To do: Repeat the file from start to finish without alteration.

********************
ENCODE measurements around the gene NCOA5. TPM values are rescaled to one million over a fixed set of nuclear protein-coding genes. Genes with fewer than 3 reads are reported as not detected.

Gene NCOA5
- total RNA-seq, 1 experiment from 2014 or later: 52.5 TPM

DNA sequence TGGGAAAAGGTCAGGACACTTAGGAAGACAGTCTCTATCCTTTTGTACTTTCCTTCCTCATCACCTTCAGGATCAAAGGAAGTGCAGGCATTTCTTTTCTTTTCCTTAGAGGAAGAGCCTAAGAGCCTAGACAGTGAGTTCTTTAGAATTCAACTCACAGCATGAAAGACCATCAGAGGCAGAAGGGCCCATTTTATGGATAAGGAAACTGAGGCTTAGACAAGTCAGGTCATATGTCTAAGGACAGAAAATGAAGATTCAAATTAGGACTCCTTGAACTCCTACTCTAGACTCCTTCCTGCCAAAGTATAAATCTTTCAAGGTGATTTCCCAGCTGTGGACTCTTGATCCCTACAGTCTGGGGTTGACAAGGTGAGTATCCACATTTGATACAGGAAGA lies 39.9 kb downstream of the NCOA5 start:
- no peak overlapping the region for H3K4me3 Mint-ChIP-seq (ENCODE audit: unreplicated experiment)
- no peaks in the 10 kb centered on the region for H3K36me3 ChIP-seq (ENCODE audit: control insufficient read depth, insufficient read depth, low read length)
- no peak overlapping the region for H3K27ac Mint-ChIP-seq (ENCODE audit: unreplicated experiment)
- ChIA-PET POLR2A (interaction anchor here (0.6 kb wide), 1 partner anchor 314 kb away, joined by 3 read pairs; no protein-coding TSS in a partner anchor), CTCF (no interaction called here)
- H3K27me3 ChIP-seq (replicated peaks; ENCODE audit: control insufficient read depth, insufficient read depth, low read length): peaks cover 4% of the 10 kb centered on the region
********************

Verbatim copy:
ENCODE measurements around the gene NCOA5. TPM values are rescaled to one million over a fixed set of nuclear protein-coding genes. Genes with fewer than 3 reads are reported as not detected.

Gene NCOA5
- total RNA-seq, 1 experiment from 2014 or later: 52.5 TPM

DNA sequence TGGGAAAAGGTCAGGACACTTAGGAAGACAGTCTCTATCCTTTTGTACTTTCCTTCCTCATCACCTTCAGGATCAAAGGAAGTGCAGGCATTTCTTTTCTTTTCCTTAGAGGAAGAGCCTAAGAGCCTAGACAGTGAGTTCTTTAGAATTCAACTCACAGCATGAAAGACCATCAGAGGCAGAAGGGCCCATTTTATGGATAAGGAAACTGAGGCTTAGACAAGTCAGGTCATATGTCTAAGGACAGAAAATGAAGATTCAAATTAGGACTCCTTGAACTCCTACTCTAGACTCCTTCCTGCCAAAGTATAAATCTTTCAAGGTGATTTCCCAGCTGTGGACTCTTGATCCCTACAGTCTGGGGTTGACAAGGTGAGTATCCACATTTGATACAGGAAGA lies 39.9 kb downstream of the NCOA5 start:
- no peak overlapping the region for H3K4me3 Mint-ChIP-seq (ENCODE audit: unreplicated experiment)
- no peaks in the 10 kb centered on the region for H3K36me3 ChIP-seq (ENCODE audit: control insufficient read depth, insufficient read depth, low read length)
- no peak overlapping the region for H3K27ac Mint-ChIP-seq (ENCODE audit: unreplicated experiment)
- ChIA-PET POLR2A (interaction anchor here (0.6 kb wide), 1 partner anchor 314 kb away, joined by 3 read pairs; no protein-coding TSS in a partner anchor), CTCF (no interaction called here)
- H3K27me3 ChIP-seq (replicated peaks; ENCODE audit: control insufficient read depth, insufficient read depth, low read length): peaks cover 4% of the 10 kb centered on the region